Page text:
Pb STD 208/208
Pr Oxygen DRC 141/157
Sc Oxygen DRC 45/61
Si Ammonia/Hydrogen DRC 28/28
Sm Oxygen DRC 147/163
Sn STD 118/118
Sr Ammonia DRC 88/88
Tb Ammonia DRC 159/174
Th STD 232/232
Ti Ammonia DRC 48/114
Tm Oxygen DRC 169/185
U STD 238/238
Y Oxygen DRC 89/105
Yb Oxygen DRC 172/188
Zn Ammonia DRC 66/66
Zr STD 90/90

 

Analyte recoveries in certified reference materials REE-1, REE-2, and REE-3. Not all elements are certified in each reference material.

Figure 1. Analyte recoveries in certified reference materials REE-1, REE-2, and REE-3. Not all elements are certified in each reference material. Image Credit: PerkinElmer

Results and Discussion

Accuracy of the methodology was determined by analyzing the three aforementioned reference materials. As seen in Figure 1, 80% of the analyte recoveries are within 5% of the certified values and 100% within 10% of the certified values.

A 4 ppb spike was performed on the CRM REE-1. This spike level was too low for a proper spike recovery test on Al, Ca, Fe, K, Mg, Na, Si, and Zr in this CRM.

Figure 2. A 4 ppb spike was performed on the CRM REE-1. This spike level was too low for a proper spike recovery test on Al, Ca, Fe, K, Mg, Na, Si, and Zr in this CRM. Image Credit: PerkinElmer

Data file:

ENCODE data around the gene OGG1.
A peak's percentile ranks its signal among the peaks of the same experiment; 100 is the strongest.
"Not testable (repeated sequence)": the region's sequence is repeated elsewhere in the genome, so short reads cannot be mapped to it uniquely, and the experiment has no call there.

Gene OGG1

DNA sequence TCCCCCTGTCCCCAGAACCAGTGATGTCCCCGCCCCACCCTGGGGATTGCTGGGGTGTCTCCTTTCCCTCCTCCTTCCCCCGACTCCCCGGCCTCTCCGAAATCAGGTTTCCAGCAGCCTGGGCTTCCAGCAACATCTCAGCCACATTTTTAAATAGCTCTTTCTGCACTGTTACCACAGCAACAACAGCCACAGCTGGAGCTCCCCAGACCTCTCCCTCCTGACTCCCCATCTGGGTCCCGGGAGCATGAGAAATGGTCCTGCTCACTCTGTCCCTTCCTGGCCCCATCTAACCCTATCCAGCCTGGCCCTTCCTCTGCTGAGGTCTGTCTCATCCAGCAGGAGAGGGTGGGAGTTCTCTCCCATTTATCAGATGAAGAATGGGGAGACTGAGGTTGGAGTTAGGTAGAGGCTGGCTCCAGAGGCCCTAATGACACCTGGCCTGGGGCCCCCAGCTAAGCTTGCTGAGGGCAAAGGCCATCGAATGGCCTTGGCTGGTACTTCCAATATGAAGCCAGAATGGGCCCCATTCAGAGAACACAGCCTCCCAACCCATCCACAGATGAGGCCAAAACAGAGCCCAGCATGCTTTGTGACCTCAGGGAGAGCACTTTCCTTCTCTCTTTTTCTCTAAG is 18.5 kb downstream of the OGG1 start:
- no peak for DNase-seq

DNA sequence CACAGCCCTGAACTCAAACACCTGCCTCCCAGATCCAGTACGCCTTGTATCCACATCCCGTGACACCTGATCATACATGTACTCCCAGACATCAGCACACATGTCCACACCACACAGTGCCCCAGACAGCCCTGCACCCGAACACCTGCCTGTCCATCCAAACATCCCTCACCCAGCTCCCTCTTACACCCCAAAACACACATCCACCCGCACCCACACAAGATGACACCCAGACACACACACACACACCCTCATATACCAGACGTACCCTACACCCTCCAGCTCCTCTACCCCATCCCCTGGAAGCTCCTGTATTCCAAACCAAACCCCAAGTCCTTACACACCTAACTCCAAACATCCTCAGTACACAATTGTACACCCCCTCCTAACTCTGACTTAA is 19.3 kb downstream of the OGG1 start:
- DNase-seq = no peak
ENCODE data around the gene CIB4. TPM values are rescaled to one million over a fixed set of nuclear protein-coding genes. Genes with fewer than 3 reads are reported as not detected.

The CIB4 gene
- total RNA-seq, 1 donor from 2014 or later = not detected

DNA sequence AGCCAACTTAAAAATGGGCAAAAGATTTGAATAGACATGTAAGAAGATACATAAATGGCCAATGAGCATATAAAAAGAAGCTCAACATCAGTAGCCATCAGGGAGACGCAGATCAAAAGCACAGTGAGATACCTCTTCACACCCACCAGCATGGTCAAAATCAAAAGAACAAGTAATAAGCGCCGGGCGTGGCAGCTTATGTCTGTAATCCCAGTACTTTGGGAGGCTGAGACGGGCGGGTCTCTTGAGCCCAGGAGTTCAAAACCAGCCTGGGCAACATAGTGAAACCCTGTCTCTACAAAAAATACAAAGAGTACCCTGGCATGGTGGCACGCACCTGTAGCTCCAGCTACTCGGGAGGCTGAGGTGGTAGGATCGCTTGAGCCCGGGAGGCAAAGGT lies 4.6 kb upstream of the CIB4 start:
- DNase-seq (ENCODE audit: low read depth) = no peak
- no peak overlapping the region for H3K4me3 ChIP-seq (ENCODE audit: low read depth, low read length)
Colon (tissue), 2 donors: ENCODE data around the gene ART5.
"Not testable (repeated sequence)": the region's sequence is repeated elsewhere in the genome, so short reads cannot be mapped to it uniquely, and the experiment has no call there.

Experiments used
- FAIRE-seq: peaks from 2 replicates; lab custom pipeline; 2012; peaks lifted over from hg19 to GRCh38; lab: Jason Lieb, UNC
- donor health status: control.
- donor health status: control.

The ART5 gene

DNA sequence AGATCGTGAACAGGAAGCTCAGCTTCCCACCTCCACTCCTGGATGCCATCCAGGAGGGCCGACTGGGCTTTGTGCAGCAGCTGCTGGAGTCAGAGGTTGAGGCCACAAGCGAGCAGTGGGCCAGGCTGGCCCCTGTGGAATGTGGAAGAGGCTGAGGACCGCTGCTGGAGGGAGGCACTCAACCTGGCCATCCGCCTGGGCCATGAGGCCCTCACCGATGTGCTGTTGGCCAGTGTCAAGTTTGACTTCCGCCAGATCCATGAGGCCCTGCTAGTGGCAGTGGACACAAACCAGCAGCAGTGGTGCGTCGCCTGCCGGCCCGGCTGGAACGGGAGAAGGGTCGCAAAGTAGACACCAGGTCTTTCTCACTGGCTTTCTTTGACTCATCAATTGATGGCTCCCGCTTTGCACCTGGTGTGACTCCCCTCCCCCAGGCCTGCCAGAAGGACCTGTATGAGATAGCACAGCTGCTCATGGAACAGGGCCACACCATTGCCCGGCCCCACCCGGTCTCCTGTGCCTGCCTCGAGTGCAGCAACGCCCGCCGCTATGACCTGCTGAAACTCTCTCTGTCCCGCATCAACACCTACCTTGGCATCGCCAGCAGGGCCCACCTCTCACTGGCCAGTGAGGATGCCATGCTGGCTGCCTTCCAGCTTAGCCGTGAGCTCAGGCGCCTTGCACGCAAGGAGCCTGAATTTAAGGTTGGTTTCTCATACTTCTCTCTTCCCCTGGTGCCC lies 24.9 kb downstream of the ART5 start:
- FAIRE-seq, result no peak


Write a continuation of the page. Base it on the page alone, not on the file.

Long-term stability based on internal standard (Rh) measured over a nearly 7-hour run with multiple gas modes.

Figure 3. Long-term stability based on internal standard (Rh) measured over a nearly 7-hour run with multiple gas modes. Image Credit: PerkinElmer 

Of particular interest are the conditions used for Si and P; these are an example of the flexibility of the Universal Cell’s reaction capability. For Si, ammonia and hydrogen are combined online in the cell for the best interference removal of N2 and CO on mass 28. On the other hand, P is monoisotopic, with 100% isotopic abundance at 31 amu. However, there can be interferences from N and Si on this mass (NOH, SiH, NO), which will make the analysis more challenging for single quadrupole instruments. Although, with multi-quadrupole ICP-MS technology, P is mass shifted to PO and examined clear of these interferences, providing excellent CRM recoveries (Figures 1 and 2, respectively).